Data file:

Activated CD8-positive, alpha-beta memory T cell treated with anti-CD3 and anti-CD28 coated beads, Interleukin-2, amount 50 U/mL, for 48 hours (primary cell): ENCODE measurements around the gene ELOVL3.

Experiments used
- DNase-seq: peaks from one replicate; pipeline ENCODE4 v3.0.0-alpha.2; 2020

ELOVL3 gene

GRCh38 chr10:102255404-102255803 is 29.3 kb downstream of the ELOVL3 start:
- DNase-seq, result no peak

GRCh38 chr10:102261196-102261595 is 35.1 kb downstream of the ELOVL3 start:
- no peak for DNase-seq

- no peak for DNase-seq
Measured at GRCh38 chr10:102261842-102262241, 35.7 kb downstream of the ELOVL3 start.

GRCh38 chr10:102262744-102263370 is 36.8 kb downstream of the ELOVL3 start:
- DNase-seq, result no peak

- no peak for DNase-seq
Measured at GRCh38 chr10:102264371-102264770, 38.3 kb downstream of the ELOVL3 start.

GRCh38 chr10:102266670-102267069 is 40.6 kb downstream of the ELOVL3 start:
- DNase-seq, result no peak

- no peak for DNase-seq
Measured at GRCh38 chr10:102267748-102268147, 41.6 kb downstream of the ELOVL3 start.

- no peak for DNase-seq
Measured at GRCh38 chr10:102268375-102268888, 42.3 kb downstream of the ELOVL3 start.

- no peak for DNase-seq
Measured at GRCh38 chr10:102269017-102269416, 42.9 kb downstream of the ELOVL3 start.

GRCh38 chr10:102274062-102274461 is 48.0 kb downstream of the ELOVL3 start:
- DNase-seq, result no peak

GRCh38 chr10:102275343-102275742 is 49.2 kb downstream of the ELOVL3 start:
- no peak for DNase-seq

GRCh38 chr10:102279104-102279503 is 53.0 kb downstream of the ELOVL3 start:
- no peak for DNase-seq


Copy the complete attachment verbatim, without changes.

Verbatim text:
Activated CD8-positive, alpha-beta memory T cell treated with anti-CD3 and anti-CD28 coated beads, Interleukin-2, amount 50 U/mL, for 48 hours (primary cell): ENCODE measurements around the gene ELOVL3.

Experiments used
- DNase-seq: peaks from one replicate; pipeline ENCODE4 v3.0.0-alpha.2; 2020

ELOVL3 gene

GRCh38 chr10:102255404-102255803 is 29.3 kb downstream of the ELOVL3 start:
- DNase-seq, result no peak

GRCh38 chr10:102261196-102261595 is 35.1 kb downstream of the ELOVL3 start:
- no peak for DNase-seq

- no peak for DNase-seq
Measured at GRCh38 chr10:102261842-102262241, 35.7 kb downstream of the ELOVL3 start.

GRCh38 chr10:102262744-102263370 is 36.8 kb downstream of the ELOVL3 start:
- DNase-seq, result no peak

- no peak for DNase-seq
Measured at GRCh38 chr10:102264371-102264770, 38.3 kb downstream of the ELOVL3 start.

GRCh38 chr10:102266670-102267069 is 40.6 kb downstream of the ELOVL3 start:
- DNase-seq, result no peak

- no peak for DNase-seq
Measured at GRCh38 chr10:102267748-102268147, 41.6 kb downstream of the ELOVL3 start.

- no peak for DNase-seq
Measured at GRCh38 chr10:102268375-102268888, 42.3 kb downstream of the ELOVL3 start.

- no peak for DNase-seq
Measured at GRCh38 chr10:102269017-102269416, 42.9 kb downstream of the ELOVL3 start.

GRCh38 chr10:102274062-102274461 is 48.0 kb downstream of the ELOVL3 start:
- DNase-seq, result no peak

GRCh38 chr10:102275343-102275742 is 49.2 kb downstream of the ELOVL3 start:
- no peak for DNase-seq

GRCh38 chr10:102279104-102279503 is 53.0 kb downstream of the ELOVL3 start:
- no peak for DNase-seq